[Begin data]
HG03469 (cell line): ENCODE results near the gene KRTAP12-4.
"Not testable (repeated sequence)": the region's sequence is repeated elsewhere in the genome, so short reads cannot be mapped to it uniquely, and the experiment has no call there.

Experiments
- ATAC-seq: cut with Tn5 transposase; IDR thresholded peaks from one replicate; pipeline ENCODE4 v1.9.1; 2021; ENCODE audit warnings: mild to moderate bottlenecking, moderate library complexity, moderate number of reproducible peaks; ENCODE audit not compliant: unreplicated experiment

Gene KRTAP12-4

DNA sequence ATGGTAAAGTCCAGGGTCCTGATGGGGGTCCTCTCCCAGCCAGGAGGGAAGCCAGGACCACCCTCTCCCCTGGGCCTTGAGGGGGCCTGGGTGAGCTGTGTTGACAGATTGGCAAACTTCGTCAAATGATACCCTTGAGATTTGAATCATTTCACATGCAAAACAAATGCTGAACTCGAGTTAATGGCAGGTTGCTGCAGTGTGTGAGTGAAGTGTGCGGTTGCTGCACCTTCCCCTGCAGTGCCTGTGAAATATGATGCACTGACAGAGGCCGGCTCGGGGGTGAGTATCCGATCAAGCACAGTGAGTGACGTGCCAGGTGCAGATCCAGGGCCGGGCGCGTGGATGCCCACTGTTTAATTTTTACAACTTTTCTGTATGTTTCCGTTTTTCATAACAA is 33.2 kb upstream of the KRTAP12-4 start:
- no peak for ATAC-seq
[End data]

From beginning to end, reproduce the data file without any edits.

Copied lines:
HG03469 (cell line): ENCODE results near the gene KRTAP12-4.
"Not testable (repeated sequence)": the region's sequence is repeated elsewhere in the genome, so short reads cannot be mapped to it uniquely, and the experiment has no call there.

Experiments
- ATAC-seq: cut with Tn5 transposase; IDR thresholded peaks from one replicate; pipeline ENCODE4 v1.9.1; 2021; ENCODE audit warnings: mild to moderate bottlenecking, moderate library complexity, moderate number of reproducible peaks; ENCODE audit not compliant: unreplicated experiment

Gene KRTAP12-4

DNA sequence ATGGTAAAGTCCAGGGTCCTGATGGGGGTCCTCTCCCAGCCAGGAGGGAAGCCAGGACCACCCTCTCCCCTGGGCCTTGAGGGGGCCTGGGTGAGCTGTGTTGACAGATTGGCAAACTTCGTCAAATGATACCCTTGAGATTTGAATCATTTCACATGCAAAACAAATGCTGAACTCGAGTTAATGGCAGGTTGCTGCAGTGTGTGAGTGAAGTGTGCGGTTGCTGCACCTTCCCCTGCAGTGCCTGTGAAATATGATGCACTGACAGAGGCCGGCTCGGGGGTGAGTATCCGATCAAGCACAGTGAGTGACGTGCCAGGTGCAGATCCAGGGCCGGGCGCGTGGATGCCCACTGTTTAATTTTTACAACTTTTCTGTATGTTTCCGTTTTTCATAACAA is 33.2 kb upstream of the KRTAP12-4 start:
- no peak for ATAC-seq